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Village adds third district to National Register

SPRINGVILLE—Springville added another group of properties to the National Register of Historic Places, earning the distinction for the West End Historic District in March. The West End Historic District marks the third of its kind in the village to be named to the National Register. It joins the East Hill HIstoric District, which was added in 2015 and the East Main-Mechanic Streets Historic District, which earned the distinction in 2002.

“A major step in keeping our village a vital place to live is to become aware of our historic architecture and preserve our architectural heritage,” Springville Mayor William Krebs said in a press release. “Listing districts and individual properties on the State and National Registry creates an inventory of historic and architecturally significant properties.”

The West End Historic District includes 90-171 W. Main St., 24-110 N. Central Ave., 17 Park St. and 186-244 Franklin St. The district is primarily a residential district with a variety of building and architecture from the mid 1800s through the 1900s. Historic religious buildings including Salem Lutheran Church, St. Aloysius Roman Catholic Church Complex and the former St. Paul’s Episcopal Church – currently the New Life Fellowship Church – and Eaton Park are also in the historic district.

The distinction of being named to the National and State Register of Historic Places is honorary. Residents of properties in the district can apply for tax credits to home improvements if they renovate their homes in period-style ways. If residents do decide to undergo approved repairs on their property, they can receive up to 20 percent in tax credits. Property owners are not required to adhere to the standards, though the Springville’s Historic Preservation Commission has aesthetic approvals on certain building improvements in the Local Historic District, which overlaps part of the districts on the National Registry.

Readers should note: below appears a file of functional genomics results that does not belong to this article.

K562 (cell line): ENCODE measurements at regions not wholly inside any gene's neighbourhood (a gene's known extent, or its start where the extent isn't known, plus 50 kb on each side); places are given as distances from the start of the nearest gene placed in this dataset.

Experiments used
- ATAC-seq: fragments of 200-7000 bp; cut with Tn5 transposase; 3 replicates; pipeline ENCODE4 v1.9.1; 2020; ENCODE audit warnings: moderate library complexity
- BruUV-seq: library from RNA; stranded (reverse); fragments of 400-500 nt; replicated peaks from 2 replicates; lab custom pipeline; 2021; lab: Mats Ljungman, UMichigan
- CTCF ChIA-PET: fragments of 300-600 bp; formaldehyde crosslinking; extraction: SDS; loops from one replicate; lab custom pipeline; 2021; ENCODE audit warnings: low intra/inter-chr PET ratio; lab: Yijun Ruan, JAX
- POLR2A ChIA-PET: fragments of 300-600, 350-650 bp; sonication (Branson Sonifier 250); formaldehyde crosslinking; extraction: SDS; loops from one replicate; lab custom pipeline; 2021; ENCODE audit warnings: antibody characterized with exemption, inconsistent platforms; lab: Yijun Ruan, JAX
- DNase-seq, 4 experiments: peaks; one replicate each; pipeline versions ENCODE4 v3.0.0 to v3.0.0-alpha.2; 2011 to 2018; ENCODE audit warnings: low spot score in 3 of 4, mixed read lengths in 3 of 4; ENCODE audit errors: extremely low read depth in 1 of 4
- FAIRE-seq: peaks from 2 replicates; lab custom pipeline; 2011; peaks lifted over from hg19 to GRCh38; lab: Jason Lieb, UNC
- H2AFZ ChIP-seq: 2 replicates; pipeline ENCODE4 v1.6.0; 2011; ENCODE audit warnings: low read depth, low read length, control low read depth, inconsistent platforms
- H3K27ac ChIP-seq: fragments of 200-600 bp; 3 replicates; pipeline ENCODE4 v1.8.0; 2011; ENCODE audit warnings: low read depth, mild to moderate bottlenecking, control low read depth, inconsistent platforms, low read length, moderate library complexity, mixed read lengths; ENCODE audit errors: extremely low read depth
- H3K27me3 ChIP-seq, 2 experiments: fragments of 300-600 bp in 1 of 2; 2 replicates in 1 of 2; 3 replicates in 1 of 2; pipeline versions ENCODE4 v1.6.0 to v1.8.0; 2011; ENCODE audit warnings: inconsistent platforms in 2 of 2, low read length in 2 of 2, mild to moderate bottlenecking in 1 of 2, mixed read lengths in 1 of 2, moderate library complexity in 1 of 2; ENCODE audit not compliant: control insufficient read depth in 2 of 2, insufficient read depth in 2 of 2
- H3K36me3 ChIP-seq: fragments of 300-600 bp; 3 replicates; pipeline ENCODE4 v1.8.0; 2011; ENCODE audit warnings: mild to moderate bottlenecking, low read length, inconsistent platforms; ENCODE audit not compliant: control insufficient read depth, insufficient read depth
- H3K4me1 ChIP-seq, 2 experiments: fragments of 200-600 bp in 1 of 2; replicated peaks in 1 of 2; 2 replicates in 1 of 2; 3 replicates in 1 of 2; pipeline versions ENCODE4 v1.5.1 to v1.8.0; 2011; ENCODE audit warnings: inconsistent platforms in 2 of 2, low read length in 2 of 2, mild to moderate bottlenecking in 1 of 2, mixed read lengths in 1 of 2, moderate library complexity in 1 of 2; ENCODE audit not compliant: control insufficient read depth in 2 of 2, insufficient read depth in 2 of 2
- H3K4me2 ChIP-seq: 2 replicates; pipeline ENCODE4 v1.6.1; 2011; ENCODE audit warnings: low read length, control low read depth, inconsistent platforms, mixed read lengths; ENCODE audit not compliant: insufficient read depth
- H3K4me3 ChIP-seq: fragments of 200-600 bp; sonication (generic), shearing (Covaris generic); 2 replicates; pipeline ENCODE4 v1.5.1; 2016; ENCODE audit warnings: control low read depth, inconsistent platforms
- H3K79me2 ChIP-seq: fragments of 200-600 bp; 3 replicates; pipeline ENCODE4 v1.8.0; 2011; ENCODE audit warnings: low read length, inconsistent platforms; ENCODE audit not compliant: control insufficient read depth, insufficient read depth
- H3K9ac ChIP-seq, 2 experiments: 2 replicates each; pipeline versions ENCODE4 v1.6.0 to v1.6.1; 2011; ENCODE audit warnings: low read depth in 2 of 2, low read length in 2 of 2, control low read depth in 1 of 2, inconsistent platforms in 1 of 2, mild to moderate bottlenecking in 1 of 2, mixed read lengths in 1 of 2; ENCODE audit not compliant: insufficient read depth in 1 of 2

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Historic Preservation Commission Chairman and Concord Historian Dave Batterson said allowing residents to apply for tax credits gives them an incentive to preserve the history of the building. He noted preserving the history of the village, including its buildings, is important.

“It’s a pride situation. For the size of [Springville] the percentage of historic areas becomes above other places,” he said. “It’s a big plus for the Village of Springville.”

Batterson said there are people who search for Historic Districts and will travel to see the period architecture, which can improve the Springville economy.

The West End Historic District was named to the New York State Historic District in January.

"These nominations will help communities across this great state preserve the historic landmarks and sites that shaped New York's rich heritage," Governor Andrew Cuomo said in a press release at the time. "By recognizing the very fabric of our cities and towns, New York is shining light on important sites and resources in every region, while supporting community development and encouraging residents and visitors alike to experience the diverse history and culture found in every corner of the state."

Next on the list is the Fiddlers Green Historic District, which will complete all the historic districts in the village. Comprised of Franklin Street from North Buffalo Street to the Public Safety Building, the district is being considered for both the State and National Registers. Fiddlers Green Park and surrounding Chapel Street, as well as Goddard Memorial Hall, are also part of the district.

“The historic district that remains today exhibits the configuration of buildings around the park that was first established decades before any of the current extant buildings were constructed, as well as the evolution of the community through the buildings and institutions that remain today,” part of the application reads. “Its story spans the evolution of a thickly forested wilderness settled by pioneers who mapped a village and developed an early local agricultural economy. [It] encompasses the years in which most significant architectural development occured, beginning circa 1818.”

Batterson anticipates hearing from the State Register of Historic Places in June.

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